Tag Archives: reality television

Nominate Joshua Harris for Director of MIT!

Okay, here’s something of a guest-post. I got a message a few days ago from someone who I’m reasonably convinced is actually Joshua Harris – subject of the movie We Live In Public, which I mentioned a while ago. Why am I convinced that this out-of-the-blue contact is from the actual Josh Harris and not some imposter pulling my leg? Well, I don’t think an imposter could pull off the degree of chutzpah on display here; you see, Joshua Harris wants me – and all of the rest of you, too – to nominate him for the post of Director at MIT’s Media Lab.

No, seriously. Here’s his message to you, verbatim:

dear futurismic readers:

my name is josh harris and i build human chicken factories of the future (or what i call The Wired City).  the idea is to build the future out as far in advance as possible NOW so that we will gain perspective on the world that we are walking into 15 years from now.

i figure any loyalish futurismic reader can extrapolate where The Wired City is headed so i’ll leave that to your imagination and comments.  if elected as the new Director of the MIT Media Lab i promise to hear any and all futurismic reader ideas and suggestions.

read/view the links below, if it what i am saying makes sense to you then by all means please nominate me for Director of the MIT Media Lab.  and pass the word along.


josh harris candidate – Director, MIT Media Lab

Here’s some contextual content for you to browse through, as supplied by Harris himself:

(For my money, the TechCrunch link at the top is the one that’ll get you up to speed quickest.)

And here’s the blurb from a one-sheet run-down on the Wired City project:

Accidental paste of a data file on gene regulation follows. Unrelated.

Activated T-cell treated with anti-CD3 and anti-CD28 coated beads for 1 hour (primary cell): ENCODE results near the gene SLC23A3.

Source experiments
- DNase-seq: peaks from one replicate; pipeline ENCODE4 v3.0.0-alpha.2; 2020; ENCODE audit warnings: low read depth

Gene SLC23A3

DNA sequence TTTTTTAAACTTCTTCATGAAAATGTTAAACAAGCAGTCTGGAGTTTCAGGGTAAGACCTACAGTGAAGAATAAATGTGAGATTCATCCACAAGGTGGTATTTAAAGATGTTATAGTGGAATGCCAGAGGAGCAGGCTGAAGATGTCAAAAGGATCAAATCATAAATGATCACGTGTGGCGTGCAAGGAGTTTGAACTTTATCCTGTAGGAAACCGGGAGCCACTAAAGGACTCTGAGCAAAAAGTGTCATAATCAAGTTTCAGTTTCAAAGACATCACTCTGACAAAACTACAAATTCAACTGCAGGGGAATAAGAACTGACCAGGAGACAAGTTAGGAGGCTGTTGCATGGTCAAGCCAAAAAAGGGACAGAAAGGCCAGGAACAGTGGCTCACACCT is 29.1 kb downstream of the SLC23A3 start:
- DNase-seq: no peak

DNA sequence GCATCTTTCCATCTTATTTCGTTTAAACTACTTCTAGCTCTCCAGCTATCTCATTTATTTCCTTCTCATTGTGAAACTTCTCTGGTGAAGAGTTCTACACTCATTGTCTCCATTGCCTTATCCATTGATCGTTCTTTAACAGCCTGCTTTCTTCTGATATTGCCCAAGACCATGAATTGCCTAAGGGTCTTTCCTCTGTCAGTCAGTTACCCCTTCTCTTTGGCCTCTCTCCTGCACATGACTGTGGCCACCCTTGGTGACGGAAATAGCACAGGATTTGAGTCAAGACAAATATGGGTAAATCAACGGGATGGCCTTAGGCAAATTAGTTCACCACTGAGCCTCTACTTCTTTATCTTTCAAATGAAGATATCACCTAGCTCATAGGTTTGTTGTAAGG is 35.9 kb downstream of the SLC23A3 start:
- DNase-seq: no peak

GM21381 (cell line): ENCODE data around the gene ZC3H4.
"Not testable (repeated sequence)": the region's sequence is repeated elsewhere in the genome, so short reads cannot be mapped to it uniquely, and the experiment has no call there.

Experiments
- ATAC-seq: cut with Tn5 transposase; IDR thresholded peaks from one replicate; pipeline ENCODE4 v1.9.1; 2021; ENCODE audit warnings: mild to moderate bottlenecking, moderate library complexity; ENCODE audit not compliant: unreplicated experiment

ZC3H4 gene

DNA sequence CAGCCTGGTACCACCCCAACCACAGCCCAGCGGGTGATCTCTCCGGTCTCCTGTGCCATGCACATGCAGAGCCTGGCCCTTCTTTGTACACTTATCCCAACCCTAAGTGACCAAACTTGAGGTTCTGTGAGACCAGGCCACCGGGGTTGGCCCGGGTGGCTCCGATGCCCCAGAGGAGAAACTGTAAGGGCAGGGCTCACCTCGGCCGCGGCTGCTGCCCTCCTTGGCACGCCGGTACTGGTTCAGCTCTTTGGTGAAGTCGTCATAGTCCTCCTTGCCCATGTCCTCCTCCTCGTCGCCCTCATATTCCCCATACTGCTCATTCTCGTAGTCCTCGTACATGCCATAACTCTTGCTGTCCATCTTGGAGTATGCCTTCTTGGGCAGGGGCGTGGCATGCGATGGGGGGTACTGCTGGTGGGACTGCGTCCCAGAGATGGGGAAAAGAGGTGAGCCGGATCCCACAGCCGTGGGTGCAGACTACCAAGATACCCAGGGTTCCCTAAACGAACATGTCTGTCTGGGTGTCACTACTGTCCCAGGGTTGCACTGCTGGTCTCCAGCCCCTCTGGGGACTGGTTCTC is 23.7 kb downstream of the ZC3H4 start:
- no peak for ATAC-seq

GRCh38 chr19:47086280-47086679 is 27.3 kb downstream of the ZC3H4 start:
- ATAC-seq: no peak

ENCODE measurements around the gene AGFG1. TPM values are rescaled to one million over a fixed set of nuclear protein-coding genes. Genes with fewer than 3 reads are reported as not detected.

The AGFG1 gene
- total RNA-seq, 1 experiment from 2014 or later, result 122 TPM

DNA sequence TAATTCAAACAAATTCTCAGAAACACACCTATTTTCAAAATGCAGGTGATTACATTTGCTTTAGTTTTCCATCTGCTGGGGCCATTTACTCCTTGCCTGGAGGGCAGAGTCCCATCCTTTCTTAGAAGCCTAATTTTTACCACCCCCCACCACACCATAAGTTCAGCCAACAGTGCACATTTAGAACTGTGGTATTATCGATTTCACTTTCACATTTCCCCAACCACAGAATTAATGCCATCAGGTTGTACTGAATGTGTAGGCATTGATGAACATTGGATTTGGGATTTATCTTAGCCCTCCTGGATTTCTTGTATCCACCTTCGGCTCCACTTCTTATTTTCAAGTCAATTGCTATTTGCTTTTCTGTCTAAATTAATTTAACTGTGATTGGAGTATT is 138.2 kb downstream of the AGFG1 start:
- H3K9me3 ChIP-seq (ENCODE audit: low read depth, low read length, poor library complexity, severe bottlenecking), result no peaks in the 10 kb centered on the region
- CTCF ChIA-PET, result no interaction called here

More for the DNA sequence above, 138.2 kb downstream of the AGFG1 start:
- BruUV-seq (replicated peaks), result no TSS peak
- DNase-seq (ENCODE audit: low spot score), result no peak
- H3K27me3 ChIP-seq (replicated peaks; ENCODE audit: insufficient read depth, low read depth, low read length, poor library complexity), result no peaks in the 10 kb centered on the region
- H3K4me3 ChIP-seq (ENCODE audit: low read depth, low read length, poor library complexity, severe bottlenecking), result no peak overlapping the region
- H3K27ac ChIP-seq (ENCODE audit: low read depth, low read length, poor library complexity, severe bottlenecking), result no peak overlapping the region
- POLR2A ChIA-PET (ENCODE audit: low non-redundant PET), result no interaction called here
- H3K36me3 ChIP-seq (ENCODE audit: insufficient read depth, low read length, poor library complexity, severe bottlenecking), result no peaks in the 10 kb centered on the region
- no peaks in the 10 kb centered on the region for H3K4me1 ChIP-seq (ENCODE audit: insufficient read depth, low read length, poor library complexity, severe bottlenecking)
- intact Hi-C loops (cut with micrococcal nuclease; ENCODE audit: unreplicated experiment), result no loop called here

(The Internet Television Network)

The Wired City (TWC) orchestrates millions of hours of audience “self surveillance” into a hierarchical system that generates compelling broadcast and netcast quality programming.

Key production elements of The Wired City include:

  • Real-time chat video switching (next generation social graph).
  • 24/7 netcasting studios that efficiently process mass data signals generated by the audience.
  • Massive multiplayer online gaming element (winning audience members get to live on set and get special powers and privileges).
  • Hollywood style production values produced by and for netcasting audiences.
  • Hearts and minds.  Audience members are letting each other into their homes and lives (the camera is turned on them).
  • Bonafication.  Audience members get their 15 minutes of fame every day.
  • 1 million hours of net generated programming is distilled into one hour of prime time broadcast programming, every day.

Key commerce elements of The Wired City include:

  • Micro aggregation of mass audiences returning broadcast quality CPM revenues.
  • A more direct relationship/bond between audience and sponsors.
  • Coordination of mass audiences as tastemakers and influencers generates traction with sponsors.

Relevant Professional Background – Josh Harris

  • CEO – Operator11 Exchange Corporation (2006 – 2007): Web 3.0 Internet television network.
  • We Live In Public, LLC (2000 -2001): Art project designed to dramatically produce home surveillance (subsequent film won Sundance Grand Jury Prize for documentary in 2009).
  • Quiet (1999): Art project as net studio prototype of The Wired City (compared to Truman Capote’s “Black and White Party” by MOMA NYC).
  • CEO and Founder Pseudo Programs, Inc. (1994 -1998): Internet television network.
  • CEO and Founder Jupiter Communications (1986 – 1994): Internet research and consulting (went public 1999).

And here’s the MIT action that Harris wants to combine with his Wired City idea: a computer system that can precisely identify mouse behaviour patterns from camera footage. In real-time.